Howden is a small town in the East Riding of Yorkshire, located between Selby and Hull, and close to Goole. It is right in the middle of the Humberhead Levels, a flat and marshy area which borders the Humber estuary. Howden has its own train station, but it is located well outside the town, some 1.5 mi to the North, in the middle of nowhere.
Howden can be seen as the stereotypical English country town. It is furthermore quite lovely and tidy, and few towns in the region are as pleasant as Howden. It was actually chosen by the Press Association – the largest UK news agency, as one of its seats.
The old town is rather small, but it boasts a large number of Georgian houses, all built with bricks. The market square and Vicar Lane are particularly charming. Because of its atmosphere and architecture, the old town of Howden can easily remind the cobbled streets of York.
The main landmark in Howden is the Minster, a large church whose bell tower can be seen miles around. It is 135-foot high. Originally, the church belonged to monks from Peterborough, and it obtained the status of a collegiate church in 1267. The building as it can be seen now mainly date from the 13th century, although the tower was finished later in Tudor times. The inside is magnificent, with medieval tombs and a stone rood-screen.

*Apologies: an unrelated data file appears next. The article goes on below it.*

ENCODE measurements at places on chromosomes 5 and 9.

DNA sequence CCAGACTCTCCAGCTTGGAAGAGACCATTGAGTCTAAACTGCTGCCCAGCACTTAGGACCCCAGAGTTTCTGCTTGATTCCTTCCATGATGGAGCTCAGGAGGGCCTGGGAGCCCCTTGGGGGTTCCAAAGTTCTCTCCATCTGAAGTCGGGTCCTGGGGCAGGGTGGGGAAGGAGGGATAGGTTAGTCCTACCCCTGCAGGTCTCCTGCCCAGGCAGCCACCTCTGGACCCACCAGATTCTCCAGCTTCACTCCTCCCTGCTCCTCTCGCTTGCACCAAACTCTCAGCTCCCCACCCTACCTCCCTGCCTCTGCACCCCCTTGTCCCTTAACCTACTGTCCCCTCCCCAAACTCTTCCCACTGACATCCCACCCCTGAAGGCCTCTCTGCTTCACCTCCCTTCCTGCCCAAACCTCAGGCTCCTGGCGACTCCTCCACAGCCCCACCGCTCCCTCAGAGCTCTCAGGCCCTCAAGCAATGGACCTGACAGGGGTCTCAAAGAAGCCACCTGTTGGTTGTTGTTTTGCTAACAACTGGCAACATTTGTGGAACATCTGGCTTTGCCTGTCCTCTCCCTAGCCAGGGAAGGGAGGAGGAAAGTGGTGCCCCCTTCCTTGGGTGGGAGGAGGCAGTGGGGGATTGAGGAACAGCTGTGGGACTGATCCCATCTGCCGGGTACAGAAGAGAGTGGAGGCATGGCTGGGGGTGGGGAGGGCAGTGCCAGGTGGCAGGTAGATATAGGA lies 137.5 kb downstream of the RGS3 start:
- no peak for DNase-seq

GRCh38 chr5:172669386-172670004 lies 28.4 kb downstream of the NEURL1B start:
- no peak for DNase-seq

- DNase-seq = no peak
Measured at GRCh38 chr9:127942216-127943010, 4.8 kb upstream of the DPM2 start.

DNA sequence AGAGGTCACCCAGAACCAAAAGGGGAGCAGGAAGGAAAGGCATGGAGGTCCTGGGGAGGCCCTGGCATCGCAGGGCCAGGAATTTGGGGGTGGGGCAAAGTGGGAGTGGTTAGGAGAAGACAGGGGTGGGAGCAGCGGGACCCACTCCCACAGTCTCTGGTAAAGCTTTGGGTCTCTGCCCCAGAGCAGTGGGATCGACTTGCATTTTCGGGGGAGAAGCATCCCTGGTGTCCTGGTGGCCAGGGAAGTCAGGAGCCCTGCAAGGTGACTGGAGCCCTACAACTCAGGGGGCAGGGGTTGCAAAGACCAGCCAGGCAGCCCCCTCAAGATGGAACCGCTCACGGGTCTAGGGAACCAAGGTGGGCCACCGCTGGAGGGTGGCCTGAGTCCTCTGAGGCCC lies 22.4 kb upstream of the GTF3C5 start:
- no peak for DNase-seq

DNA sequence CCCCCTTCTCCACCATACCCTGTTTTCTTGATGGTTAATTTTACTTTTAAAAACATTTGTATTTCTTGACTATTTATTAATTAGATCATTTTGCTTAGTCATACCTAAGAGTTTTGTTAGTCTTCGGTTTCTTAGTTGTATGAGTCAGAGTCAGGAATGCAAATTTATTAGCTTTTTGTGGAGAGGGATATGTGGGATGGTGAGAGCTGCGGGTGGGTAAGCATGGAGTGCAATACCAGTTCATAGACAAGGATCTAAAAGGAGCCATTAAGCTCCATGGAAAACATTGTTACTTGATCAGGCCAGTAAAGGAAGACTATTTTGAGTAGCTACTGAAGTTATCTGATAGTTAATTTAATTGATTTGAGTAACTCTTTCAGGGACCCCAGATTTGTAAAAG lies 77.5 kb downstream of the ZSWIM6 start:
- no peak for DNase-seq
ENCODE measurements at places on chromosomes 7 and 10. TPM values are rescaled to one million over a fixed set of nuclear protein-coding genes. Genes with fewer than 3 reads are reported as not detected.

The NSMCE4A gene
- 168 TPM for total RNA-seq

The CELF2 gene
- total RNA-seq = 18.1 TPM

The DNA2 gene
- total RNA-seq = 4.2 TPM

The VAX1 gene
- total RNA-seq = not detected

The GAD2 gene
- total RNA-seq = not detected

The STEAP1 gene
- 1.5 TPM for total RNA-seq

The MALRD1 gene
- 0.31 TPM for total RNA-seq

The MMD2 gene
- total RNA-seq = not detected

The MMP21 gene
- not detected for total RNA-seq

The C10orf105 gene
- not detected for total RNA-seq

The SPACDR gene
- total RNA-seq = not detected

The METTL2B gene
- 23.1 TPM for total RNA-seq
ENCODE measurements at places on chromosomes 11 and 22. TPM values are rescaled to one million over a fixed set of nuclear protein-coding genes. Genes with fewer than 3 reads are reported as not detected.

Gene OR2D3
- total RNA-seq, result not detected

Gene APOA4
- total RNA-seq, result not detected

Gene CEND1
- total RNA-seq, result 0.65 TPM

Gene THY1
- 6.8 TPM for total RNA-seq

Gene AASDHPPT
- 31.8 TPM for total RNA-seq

The college was dissolved at the Reformation, and the church slowly fell into neglect, which explains why it is now partially ruined. The choir collapsed in 1696 and the chapter house lost its roof in 1750. Built in the late 14th century, Howden chapter house was the last one in England to adopt a polygonal form. It used to accommodate the meetings of the assembly responsible for maintaining the church. Such buildings are more frequent in cathedrals – York Minster also has a polygonal chapter house.
Behind the church is the former Bishop’s Manor, which belonged to the Bishops of Durham. Only a part of the medieval building survives, the rest being Georgian.
3.5 mi from Howden, on the way to Selby, you can see Wressle Castle. Built in the 14th century, it is the only real castle of the East Riding, even though it mainly had a residential role. It is now ruined. It is private and not open to visitors.